Thursday, July 19, 2007

To Rehabilitate the Culture(s) - Although it is hardly a preoccupation singular to blacks, it can be said with little fear of contradiction that dogfighting has embedded itself into the secret life of the black community. If the allegations contained in the indictment against Atlanta Falcons' quarterback Michael Vick to be believed, his actions are reflective of attitudes that prevailed in America's inner cities during the 1980s, as pit bulls were often used as guard dogs for drug dealers and gang-bangers during that period. Vick's behavior is remarkably consistent with the lyrical metaphors and imagery conjured up by rappers as diverse as Snoop Dogg, Raekwon (see sample lyrics here) and DMX (who was arrested - perhaps not coincidentally - for animal cruelty and possession of drug paraphernalia after police found 13 pit bulls and six used crack pipes in his home in 1999) among others.

It is not entirely surprising that dogfighting would become a source of entertainment for blacks in the underclass, or more specifically, blacks with underclass cultural mores (even if they have upper-class bank accounts), as the "sport" has prevailed among the lower and middle classes of much of the Western world since the 12th Century. Historically, it was most prevalent in the United Kingdom, and was made popular in the United States with the importation of the Staffordshire Bull Terrier in the early 1800s. Doubtless, African slaves would have had at least some exposure to dogfights in the
agrarian South. Indeed, some of what we are observing presently may yet be another manifestation of what Dr. Thomas Sowell describes as the behavior of "black rednecks", or African Americans whose exposure to the culture of Southern whites during and after slavery has remained a significant impediment (as discussed elsewhere.)

As we might expect, animal rights groups have been justly indignant over the Vick situation.
The American Humane Association issued a press release calling on the NFL to "educate its players and staff that animal fighting is an illegal activity and that by gaining knowledge on the subject, they will be able to aid in preventing animal fighting in their own communities." Similarly, Wayne Pacelle, President and CEO of the Humane Society of the United States (HSUS), said that as of Vick's indictment, "the NFL should not hesitate to suspend him." For his part, HSUS' John Goodwin commented "[t]here is a definite subculture of dogfighting within professional sports," adding "I think you've just seen the tip of the iceberg." ( readers were reminded of a similar situation involving former Portland Trail Blazers player Qyntel Woods' being charged for fighting his pit bull in 2004.)

It is surely beyond debate that animal cruelty is sick and wrong, and what Michael Vick allegedly did vis-a-vis the pit bulls found on his Virginia farms is reprehensible - as is the culture that shaped and informed his decision to engage in such activity. But there is another culture in need of repair; the eye-popping irony is that more than a few of those who are rightly troubled by the allegations against Vick would be willing to stand idly by were these same sorts of inhumanities committed against other humans. (See intra-bellum Iraq, Gaza, Lebanon, Somalia, Sudan....) The same persons and organizations such as PETA who wish to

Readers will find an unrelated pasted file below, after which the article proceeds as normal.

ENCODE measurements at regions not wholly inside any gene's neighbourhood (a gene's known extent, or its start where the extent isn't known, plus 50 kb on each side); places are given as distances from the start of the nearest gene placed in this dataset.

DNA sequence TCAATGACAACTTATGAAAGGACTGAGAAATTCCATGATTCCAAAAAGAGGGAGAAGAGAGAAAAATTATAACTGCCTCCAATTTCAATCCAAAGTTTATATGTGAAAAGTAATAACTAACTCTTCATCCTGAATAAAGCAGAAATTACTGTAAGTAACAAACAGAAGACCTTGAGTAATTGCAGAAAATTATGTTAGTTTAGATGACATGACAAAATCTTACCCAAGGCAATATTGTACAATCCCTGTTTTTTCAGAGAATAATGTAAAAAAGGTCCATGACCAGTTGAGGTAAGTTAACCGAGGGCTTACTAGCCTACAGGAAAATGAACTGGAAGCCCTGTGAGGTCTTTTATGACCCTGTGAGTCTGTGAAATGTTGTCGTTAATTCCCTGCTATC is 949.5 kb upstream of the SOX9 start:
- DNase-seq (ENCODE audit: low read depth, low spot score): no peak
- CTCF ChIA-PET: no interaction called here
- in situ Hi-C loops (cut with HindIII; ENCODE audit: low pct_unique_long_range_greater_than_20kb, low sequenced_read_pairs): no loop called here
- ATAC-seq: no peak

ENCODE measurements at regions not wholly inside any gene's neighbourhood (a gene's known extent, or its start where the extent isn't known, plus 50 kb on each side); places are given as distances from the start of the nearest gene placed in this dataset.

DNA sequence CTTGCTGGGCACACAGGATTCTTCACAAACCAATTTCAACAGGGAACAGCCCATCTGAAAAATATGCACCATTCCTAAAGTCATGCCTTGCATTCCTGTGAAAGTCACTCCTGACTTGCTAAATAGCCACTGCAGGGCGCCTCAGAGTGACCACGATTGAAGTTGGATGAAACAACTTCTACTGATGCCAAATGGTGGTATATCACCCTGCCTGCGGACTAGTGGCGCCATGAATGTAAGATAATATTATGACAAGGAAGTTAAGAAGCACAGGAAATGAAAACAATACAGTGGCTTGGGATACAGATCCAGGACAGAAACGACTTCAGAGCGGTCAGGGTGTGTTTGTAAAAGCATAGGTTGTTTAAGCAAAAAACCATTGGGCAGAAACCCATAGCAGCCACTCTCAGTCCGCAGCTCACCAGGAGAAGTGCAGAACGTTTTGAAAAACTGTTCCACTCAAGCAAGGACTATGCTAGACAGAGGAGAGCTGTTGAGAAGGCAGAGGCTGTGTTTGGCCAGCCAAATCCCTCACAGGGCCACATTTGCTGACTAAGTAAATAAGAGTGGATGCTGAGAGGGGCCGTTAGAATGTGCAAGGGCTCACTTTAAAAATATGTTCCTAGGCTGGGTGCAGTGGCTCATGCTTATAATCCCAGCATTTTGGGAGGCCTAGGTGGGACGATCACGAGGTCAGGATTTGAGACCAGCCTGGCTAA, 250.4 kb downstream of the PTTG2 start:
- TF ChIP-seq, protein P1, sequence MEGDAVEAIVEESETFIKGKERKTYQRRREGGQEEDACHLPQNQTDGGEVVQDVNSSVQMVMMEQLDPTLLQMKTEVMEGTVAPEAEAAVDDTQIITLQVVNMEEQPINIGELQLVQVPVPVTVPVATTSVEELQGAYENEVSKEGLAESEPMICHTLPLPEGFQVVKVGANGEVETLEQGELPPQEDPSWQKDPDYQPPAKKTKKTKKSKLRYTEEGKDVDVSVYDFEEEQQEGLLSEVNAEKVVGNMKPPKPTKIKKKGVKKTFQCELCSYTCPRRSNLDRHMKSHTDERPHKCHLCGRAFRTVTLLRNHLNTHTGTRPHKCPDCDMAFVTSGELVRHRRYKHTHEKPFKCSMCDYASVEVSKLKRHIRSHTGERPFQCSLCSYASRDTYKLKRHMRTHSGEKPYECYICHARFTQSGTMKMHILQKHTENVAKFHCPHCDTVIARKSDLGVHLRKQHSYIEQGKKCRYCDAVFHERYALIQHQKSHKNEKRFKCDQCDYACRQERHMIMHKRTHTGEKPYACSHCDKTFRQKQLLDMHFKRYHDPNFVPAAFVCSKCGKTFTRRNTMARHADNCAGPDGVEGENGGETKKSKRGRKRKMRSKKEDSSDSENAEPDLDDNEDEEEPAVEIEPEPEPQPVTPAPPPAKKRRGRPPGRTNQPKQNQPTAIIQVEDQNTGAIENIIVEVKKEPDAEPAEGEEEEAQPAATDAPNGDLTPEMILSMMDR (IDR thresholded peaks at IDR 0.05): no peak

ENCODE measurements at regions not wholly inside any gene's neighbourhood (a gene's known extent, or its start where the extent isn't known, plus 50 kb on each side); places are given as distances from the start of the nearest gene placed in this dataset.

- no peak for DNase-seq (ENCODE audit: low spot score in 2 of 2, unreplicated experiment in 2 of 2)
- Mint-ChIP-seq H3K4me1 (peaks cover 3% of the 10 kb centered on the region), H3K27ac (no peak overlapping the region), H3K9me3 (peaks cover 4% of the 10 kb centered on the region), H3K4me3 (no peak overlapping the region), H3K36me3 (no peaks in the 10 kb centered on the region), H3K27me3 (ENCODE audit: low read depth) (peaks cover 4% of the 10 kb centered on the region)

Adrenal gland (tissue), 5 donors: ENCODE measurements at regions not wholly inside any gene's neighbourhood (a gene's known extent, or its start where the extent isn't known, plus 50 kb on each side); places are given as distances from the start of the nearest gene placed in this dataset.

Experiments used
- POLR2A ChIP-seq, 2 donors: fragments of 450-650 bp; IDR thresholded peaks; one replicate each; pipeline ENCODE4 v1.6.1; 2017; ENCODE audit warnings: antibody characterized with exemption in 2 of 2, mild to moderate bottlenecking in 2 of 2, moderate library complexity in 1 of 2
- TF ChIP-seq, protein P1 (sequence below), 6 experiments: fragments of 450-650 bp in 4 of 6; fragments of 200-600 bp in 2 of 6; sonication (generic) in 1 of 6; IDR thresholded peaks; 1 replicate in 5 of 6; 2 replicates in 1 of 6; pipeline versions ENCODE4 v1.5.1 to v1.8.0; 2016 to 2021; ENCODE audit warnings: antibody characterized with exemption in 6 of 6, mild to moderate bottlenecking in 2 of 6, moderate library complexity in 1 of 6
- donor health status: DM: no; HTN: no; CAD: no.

"responsibly and proactively fight the war against poverty and injustice and against ignorance and cruelty" would leap out of their skins in rapture were America to unilaterally withdraw from Mesopotamia, never minding the barbarism that all informed observers agree would occur following our departure.

In as much as PETA's Ingrid Newkirk and others aver that "a rat is a pig is a dog is a boy," the animal activist Left diminishes society's ability to make moral distinctions between man and animals. And even as cruelty to animals is an indicator of a person's propensity towards future cruelty to humans, an equalist mindset that equates the value of human life and that of animals increases the likelihood of violence against the former in defense of the later, thereby diminishing the value of both.

PETA has even gone so far as to fund violence against its enemies. In 1995, Americans for Medical Progress obtained tax records proving that PETA gave $3,500 to the Rodney Coronado Support Committee, an [Animal Liberation Front] offshoot that was named after a member who was convicted of firebombing a research facility at Michigan State University. Comparing the violent ALF to the Underground Railroad, PETA President Newkirk openly admitted to contributing to the defense funds of eco-terrorists.

Destructive as this behavior and rhetoric is, even more destructive is the impact their worldview has on society. Rather than elevating trees and animals to a place of sanctity, they have helped devalue human life to a worth no greater than that of the average lab rat. The brutality this breeds ensures that we will, in one way or another, end up resembling the animal kingdom: As poll after poll has shown, most animal rights activists take pro-abortion, pro-euthanasia stances — advocating nothing less than the killing off of the weakest members of the herd.
To be sure, if humans are not prepared to defend the lives of both animals and humans, while placing the appropriate value on each, we will lack the moral fortitude to confront existential challenges to either. Without the proper cultural foundations, all that we take for granted is at risk from without, and increasingly from within.

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